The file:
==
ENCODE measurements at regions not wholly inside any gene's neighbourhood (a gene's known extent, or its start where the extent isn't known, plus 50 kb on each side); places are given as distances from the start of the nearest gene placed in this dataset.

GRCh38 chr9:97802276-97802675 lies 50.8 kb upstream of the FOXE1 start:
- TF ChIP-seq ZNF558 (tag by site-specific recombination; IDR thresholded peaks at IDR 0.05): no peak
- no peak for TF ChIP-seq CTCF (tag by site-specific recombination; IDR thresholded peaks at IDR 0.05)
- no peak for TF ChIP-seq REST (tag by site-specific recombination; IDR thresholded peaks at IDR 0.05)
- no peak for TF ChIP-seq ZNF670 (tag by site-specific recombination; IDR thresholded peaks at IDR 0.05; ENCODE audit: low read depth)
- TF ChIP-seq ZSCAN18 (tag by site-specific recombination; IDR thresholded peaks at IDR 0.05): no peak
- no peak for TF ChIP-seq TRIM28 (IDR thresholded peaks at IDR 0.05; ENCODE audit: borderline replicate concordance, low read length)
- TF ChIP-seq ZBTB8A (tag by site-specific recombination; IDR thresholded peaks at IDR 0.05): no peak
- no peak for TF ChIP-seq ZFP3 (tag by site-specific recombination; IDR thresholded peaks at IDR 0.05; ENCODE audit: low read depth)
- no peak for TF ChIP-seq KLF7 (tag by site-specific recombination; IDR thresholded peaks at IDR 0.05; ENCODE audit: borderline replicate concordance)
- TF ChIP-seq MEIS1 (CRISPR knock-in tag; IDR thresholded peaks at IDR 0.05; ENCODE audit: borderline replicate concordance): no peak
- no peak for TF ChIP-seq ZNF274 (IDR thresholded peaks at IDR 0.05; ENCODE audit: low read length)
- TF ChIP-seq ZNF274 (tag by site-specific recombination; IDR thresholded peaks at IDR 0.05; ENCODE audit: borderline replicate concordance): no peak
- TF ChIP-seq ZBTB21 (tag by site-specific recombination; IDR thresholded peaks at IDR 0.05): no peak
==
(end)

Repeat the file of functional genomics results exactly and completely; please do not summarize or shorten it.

ENCODE measurements at regions not wholly inside any gene's neighbourhood (a gene's known extent, or its start where the extent isn't known, plus 50 kb on each side); places are given as distances from the start of the nearest gene placed in this dataset.

GRCh38 chr9:97802276-97802675 lies 50.8 kb upstream of the FOXE1 start:
- TF ChIP-seq ZNF558 (tag by site-specific recombination; IDR thresholded peaks at IDR 0.05): no peak
- no peak for TF ChIP-seq CTCF (tag by site-specific recombination; IDR thresholded peaks at IDR 0.05)
- no peak for TF ChIP-seq REST (tag by site-specific recombination; IDR thresholded peaks at IDR 0.05)
- no peak for TF ChIP-seq ZNF670 (tag by site-specific recombination; IDR thresholded peaks at IDR 0.05; ENCODE audit: low read depth)
- TF ChIP-seq ZSCAN18 (tag by site-specific recombination; IDR thresholded peaks at IDR 0.05): no peak
- no peak for TF ChIP-seq TRIM28 (IDR thresholded peaks at IDR 0.05; ENCODE audit: borderline replicate concordance, low read length)
- TF ChIP-seq ZBTB8A (tag by site-specific recombination; IDR thresholded peaks at IDR 0.05): no peak
- no peak for TF ChIP-seq ZFP3 (tag by site-specific recombination; IDR thresholded peaks at IDR 0.05; ENCODE audit: low read depth)
- no peak for TF ChIP-seq KLF7 (tag by site-specific recombination; IDR thresholded peaks at IDR 0.05; ENCODE audit: borderline replicate concordance)
- TF ChIP-seq MEIS1 (CRISPR knock-in tag; IDR thresholded peaks at IDR 0.05; ENCODE audit: borderline replicate concordance): no peak
- no peak for TF ChIP-seq ZNF274 (IDR thresholded peaks at IDR 0.05; ENCODE audit: low read length)
- TF ChIP-seq ZNF274 (tag by site-specific recombination; IDR thresholded peaks at IDR 0.05; ENCODE audit: borderline replicate concordance): no peak
- TF ChIP-seq ZBTB21 (tag by site-specific recombination; IDR thresholded peaks at IDR 0.05): no peak